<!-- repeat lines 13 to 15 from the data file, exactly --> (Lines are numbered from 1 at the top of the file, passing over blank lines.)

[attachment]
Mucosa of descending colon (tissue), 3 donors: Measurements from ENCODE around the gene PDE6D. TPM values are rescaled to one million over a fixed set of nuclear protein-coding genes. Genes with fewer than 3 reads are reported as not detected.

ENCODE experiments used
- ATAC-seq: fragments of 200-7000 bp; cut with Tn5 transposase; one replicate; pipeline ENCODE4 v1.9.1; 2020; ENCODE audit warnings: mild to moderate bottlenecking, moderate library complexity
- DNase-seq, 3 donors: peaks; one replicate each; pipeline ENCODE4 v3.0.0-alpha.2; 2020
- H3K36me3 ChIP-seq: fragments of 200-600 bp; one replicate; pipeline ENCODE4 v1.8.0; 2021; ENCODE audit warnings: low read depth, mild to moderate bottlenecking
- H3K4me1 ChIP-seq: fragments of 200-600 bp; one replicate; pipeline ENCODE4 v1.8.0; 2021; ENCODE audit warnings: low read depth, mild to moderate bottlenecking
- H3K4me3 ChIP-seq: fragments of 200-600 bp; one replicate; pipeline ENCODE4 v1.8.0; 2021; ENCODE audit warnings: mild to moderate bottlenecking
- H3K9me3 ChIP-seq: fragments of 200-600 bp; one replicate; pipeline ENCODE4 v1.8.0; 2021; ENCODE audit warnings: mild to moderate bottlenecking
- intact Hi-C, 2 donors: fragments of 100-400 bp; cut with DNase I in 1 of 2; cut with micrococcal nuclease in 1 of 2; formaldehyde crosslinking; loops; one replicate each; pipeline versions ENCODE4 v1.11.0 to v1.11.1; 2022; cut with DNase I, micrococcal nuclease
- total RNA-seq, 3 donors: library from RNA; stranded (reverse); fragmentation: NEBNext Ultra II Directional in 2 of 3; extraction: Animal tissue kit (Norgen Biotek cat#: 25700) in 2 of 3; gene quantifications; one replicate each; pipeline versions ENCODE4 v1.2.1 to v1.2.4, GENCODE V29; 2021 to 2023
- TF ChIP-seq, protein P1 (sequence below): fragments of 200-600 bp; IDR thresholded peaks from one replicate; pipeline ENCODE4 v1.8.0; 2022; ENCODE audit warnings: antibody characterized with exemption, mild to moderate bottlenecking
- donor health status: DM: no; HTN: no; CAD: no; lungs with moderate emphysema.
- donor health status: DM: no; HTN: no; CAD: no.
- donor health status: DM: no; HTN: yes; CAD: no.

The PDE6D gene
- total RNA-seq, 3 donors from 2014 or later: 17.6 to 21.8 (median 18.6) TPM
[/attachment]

- donor health status: DM: no; HTN: no; CAD: no.
- donor health status: DM: no; HTN: yes; CAD: no.

The PDE6D gene